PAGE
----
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A Swing Through Myrtle Beach
Mini-golf's a major deal, rock-and-roll is here to play and life in the fast lane takes on a whole new meaning.

By Scott Vogel
Washington Post Staff Writer
Sunday, June 29, 2008

It is a terrain of surpassing beauty: gently rolling, bathed in emerald, covered by an ominous mist. It is morning. A gentle breeze tries, and fails, to cut the humidity. With each step, I inch closer to the rumbling giant, my heart racing as I wind my way through dense underbrush. All at once, there it is: the volcano itself, vast and roiling. It dominates the landscape, cloaking me in shadow. I struggle to get a better look, but I've waited too long. Suddenly the mighty mountain erupts, exploding with a deafening roar. I scramble. All sense of time is lost.

At some point, who knows when, I look down. Remarkably, I am still clutching my putter, having retreated to the relative safety of the 12th hole. You tried to best me, oh Hawaiian Rumble miniature golf course in North Myrtle Beach, S.C. But I have dug deep, and survival is mine.

Until, that is, exactly 20 minutes from now, when the thing will go off again.

Not wanting to tempt fate twice, I bolt to the clubhouse. There, behind a counter covered with golf clubs of every conceivable size and golf balls of every conceivable hue, sits Bo Taylor. He is, I immediately decide, a rare sort of South Carolinian. Rare not because he spends most of his waking hours at Hawaiian Rumble, the most important course in what is indisputably the mini-golf capital of the world. And rare not because he travels from home to work each morning in a burgundy golf cart outfitted with mag wheels. No, Bo Taylor is rare because of his decades-long, unrepentant, curator's love of kitsch. Good kitsch, I mean.

And one thing's certain: He needn't fear for his legacy. Myrtle Beach's ability to attract and breed kitsch -- good kitsch, I mean -- is something even more fearsome than Taylor's volcano. And that's no small part of the area's charm. In fact, you could argue that America needs more of these Black Swan landscapes, where past is no guide to future, where nutty ideas invariably find fertile soil, where improbable notions can become a life's work.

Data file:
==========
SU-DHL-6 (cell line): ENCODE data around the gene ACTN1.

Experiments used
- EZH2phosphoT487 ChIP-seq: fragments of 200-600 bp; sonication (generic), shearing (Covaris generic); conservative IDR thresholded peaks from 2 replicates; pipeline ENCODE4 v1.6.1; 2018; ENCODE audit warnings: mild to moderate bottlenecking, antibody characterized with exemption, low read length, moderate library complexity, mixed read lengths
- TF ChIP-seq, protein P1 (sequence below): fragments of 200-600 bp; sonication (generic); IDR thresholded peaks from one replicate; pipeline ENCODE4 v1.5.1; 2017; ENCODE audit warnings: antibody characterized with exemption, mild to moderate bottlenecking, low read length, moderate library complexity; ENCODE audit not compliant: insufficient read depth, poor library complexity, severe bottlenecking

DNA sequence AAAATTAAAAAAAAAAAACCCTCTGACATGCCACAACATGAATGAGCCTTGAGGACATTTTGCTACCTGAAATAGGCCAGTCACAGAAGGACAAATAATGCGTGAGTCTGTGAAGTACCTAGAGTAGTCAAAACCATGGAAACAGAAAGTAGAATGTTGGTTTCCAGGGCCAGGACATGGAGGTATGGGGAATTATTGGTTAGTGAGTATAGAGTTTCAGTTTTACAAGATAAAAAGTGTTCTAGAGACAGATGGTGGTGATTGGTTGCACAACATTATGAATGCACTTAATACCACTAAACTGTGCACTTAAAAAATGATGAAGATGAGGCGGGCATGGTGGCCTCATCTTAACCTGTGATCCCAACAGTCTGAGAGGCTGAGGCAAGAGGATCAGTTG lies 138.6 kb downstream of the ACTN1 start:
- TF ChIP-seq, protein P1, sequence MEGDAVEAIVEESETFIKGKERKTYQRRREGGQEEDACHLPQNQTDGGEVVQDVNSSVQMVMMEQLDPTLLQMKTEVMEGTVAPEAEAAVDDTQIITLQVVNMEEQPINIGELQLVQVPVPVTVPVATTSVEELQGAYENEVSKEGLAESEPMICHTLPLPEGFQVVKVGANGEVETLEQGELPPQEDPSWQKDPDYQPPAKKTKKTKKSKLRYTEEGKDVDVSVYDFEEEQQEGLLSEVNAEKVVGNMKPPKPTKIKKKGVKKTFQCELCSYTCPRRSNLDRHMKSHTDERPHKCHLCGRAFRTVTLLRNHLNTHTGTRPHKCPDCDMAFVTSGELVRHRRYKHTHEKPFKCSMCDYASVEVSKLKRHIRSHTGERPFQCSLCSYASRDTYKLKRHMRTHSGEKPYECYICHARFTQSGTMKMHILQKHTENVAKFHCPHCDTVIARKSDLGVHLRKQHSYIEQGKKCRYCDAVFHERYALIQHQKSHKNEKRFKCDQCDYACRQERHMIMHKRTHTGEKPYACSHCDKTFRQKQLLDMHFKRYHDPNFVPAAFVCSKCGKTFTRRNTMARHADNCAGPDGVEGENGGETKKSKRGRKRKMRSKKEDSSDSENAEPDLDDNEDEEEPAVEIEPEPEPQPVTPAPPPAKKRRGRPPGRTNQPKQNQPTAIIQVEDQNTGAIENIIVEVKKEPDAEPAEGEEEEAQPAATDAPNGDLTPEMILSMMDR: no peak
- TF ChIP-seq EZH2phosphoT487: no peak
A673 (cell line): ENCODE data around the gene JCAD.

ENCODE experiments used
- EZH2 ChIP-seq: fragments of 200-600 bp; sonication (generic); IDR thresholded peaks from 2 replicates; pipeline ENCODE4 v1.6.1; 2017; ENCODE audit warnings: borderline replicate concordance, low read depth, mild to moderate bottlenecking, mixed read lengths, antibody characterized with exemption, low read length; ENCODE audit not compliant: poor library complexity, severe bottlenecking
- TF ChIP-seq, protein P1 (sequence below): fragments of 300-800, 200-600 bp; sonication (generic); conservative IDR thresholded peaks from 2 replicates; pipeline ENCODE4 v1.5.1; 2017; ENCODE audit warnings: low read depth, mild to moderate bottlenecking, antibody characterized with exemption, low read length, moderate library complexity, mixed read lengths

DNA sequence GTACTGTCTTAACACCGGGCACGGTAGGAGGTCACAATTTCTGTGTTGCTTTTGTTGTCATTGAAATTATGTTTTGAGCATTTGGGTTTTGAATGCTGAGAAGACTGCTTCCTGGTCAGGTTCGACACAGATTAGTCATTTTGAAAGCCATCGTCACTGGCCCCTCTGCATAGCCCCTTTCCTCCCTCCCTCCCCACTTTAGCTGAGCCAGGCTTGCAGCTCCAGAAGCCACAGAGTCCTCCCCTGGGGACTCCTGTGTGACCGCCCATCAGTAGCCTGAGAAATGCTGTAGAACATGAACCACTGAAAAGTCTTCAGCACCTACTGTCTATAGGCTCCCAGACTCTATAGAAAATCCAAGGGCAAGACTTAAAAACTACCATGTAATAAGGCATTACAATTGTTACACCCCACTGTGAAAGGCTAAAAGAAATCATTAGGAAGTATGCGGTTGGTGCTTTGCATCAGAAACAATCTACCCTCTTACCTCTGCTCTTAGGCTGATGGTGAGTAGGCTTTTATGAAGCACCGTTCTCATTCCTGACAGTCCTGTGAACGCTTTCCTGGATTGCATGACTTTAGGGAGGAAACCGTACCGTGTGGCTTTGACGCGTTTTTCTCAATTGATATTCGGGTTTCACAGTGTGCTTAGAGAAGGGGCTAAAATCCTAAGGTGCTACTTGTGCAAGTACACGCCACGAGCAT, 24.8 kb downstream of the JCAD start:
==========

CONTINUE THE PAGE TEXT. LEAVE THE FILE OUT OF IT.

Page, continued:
"I joke about it, but it's very serious business," says Taylor, 50. How serious? Olympic Games serious. It turns out that Taylor and a guy by the name of Bob Detwiler are busily readying for the day that the International Olympic Committee decides to include miniature golf in its roster of summer sports. For now, Detwiler, who is president of the U.S. ProMiniGolf Association, is content to run the group's Masters tournament, which is played here each fall on two courses, the Hawaiian Rumble and nearby Hawaiian Village, both of which he owns. In past years, Masters winners have received about $18,000 in prize money, not to mention a green jacket.

"Let me rephrase that. You get a green windbreaker," says Taylor, adding that the 12-round tournament regularly attracts premier competitors from around the world, including Olivia Prokopova, a Czech teen phenom who travels with an entourage, and a Swedish champion named Hans Olofsson. The atmosphere at the Masters of mini-golf is every bit as tense as the one at that other Masters, Taylor says, and many a talented putt-putter has let a nine-stroke lead get away under the glare of the cameras.

"They say to themselves, 'I'm gonna be on ESPN2,' and that plays with their heads," Taylor reports.

* * *

Like many other things in Myrtle Beach, the extraordinary number of miniature golf courses is unexplainable, or rather explainable but not persuasively so. For instance, during a recent three-day stay when the weather was gorgeous and not a single cloud marred the sky, I heard variously that there were 36, 46 or 50 mini-golf courses along the 60-mile strip known as the Grand Strand, which stretches from the town of Little River in the north, through Myrtle Beach, Pawleys Island and Murrells Inlet, and south to Georgetown, S.C. Whatever the actual number of mini-golf opportunities, suffice it to say that you can see more plaster dinosaurs, pirates, airplanes, dragons, tiki torches and safari jeeps, more lost worlds and faux idol worship, more fountains spraying Ty-D-Bol blue water than can possibly be healthy. Whence the profusion?

"It's because it's a family beach, and mini-golf is a wholesome family activity," Detwiler tells me.

Let me repeat: 50 miniature golf courses.

"There's a few that probably struggle," he says with the air of a man whose miniature golf courses do not struggle. "It is overbuilt."

Still, every evening, when the temperature at last drops into the 80s, here they come: sunburned dads hoping to extend their beer buzzes from dinner and kids exhausted from long days playing in dishwater-gray waves on a sand-castle-ready shoreline.

The mood on the course at such hours is subdued, the silence broken only occasionally by the sound of fountains. And every 20 minutes by an erupting volcano.